Nordstrom ends smartphone surveillance program that tracked in-store behavior of shoppers

Seattle Nordstrom (Photo: Prayitno0

Seattle Nordstrom. Photo: Prayitno0

The National Security Agency surveillance scandal has shed light on how the U.S. government tracks citizens and non-citizens online. But now Nordstrom — the iconic 112-year-old Seattle retailer — is caught up in a spying scandal of its own for the way it tracked the Wi-Fi signals of customers’ cell phones who entered some of its stores.

The New York Times reports on the practice, which ended in May after an uproar by customers.

In this era of big data, retailers are doing everything they can to track the buying patterns of shoppers, a practice that Amazon.com has masterminded online.

However, in the real world, many people still largely think this kind of tracking is, well, creepy.

The New York Times reports:

Nordstrom’s experiment is part of a movement by retailers to gather data about in-store shoppers’ behavior and moods, using video surveillance and signals from their cellphones and apps to learn information as varied as their sex, how many minutes they spend in the candy aisle and how long they look at merchandise before buying it.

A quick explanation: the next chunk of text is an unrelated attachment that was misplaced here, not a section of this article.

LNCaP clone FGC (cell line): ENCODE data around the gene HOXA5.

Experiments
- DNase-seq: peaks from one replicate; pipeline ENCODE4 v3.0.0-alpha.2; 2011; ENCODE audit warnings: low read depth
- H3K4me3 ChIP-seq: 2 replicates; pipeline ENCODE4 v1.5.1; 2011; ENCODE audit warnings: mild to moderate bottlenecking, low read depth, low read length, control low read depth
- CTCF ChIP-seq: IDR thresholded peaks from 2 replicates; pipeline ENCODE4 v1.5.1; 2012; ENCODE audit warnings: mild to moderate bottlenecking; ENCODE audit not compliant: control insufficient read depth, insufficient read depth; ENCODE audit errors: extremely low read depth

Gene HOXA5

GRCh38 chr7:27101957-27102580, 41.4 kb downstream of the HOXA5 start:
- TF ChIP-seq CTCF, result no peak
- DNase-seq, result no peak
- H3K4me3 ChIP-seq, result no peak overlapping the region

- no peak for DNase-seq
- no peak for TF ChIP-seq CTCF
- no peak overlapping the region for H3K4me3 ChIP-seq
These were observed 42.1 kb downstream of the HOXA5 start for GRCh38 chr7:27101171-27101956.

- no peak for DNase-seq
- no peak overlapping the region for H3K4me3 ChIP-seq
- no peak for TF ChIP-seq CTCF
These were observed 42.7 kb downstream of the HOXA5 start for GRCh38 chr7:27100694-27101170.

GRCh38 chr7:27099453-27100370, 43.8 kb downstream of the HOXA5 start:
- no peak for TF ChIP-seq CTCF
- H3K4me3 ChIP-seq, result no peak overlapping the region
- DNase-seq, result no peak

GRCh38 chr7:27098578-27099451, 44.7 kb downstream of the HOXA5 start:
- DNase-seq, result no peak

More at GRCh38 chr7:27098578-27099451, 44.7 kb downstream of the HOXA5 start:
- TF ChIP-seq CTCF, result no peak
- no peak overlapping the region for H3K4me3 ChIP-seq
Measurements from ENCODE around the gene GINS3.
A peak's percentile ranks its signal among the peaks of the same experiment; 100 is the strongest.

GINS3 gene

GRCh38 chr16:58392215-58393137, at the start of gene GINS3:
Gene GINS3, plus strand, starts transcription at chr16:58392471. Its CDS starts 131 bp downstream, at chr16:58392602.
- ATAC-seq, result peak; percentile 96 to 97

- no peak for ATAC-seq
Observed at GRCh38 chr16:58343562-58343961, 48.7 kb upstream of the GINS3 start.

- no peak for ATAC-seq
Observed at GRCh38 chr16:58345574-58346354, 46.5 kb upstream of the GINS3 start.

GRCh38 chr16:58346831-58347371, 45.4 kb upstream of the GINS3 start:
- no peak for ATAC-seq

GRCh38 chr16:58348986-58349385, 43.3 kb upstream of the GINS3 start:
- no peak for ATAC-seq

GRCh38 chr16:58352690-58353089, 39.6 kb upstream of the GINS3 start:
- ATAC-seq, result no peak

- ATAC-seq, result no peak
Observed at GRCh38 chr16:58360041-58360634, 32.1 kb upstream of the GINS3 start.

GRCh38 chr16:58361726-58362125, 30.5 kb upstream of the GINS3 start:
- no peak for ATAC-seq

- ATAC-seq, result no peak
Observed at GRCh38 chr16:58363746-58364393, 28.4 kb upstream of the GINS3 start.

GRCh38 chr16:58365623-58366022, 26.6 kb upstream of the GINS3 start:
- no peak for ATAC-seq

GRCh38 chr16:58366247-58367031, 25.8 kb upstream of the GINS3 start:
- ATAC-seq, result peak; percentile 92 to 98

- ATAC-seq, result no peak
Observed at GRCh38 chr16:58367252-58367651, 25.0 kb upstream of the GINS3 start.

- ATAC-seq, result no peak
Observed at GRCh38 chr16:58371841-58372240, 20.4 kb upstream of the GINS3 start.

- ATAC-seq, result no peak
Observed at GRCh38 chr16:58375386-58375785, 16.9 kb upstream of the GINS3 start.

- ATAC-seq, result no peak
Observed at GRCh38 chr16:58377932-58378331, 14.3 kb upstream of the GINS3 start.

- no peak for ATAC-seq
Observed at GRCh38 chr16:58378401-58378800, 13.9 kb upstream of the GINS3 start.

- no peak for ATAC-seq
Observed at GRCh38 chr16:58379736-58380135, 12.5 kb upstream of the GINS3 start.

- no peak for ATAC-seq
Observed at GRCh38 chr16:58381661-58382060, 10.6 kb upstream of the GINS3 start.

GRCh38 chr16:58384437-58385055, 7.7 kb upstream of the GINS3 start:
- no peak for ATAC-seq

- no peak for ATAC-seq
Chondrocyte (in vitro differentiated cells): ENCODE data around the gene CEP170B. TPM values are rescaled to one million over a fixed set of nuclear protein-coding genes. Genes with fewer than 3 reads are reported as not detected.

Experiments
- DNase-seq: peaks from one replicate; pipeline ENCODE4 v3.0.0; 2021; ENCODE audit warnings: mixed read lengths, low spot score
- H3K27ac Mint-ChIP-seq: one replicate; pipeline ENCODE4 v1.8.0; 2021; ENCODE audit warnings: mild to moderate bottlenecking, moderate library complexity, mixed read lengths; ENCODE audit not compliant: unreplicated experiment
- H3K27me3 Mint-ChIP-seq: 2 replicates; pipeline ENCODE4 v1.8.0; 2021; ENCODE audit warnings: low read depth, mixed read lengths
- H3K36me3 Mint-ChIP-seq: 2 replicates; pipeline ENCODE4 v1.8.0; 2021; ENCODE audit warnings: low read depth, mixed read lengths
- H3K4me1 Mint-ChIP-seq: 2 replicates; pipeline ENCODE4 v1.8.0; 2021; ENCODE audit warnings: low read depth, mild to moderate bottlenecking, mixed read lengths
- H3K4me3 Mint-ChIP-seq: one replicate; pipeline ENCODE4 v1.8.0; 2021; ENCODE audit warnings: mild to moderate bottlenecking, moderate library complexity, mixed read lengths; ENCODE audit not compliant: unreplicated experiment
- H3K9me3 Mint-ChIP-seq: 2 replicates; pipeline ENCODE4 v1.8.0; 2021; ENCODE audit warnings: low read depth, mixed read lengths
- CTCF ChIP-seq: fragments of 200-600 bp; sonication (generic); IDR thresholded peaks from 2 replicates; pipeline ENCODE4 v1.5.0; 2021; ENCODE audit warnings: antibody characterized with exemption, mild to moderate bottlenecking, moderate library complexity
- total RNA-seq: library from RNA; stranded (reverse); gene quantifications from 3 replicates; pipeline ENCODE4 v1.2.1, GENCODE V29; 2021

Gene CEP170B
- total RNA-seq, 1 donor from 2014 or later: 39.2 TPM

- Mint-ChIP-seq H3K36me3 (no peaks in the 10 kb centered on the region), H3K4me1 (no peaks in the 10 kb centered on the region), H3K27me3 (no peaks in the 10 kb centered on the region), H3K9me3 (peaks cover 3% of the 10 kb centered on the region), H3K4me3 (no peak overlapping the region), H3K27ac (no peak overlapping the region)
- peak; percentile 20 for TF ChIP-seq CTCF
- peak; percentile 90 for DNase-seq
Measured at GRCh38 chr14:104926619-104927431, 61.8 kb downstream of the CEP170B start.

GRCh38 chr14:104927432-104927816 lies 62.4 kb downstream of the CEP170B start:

The story quotes the president of Nomi — whose technologies help retailers track individuals in stores — who notes that these technologies are bringing an “Amazon experience” to the physical store. It also mentions Seattle-based Placed, which gives cash and pre-paid gift cards to people who provide in-store location data to the company.

What do you think? Are you OK with cookies tracking your online movements? But what about those that track where you go in the brick-and-mortar world?

  • http://www.blockbeta.com Robbin Block

    If people opt in, like with Placed.com, they’re willing to give up some level of privacy.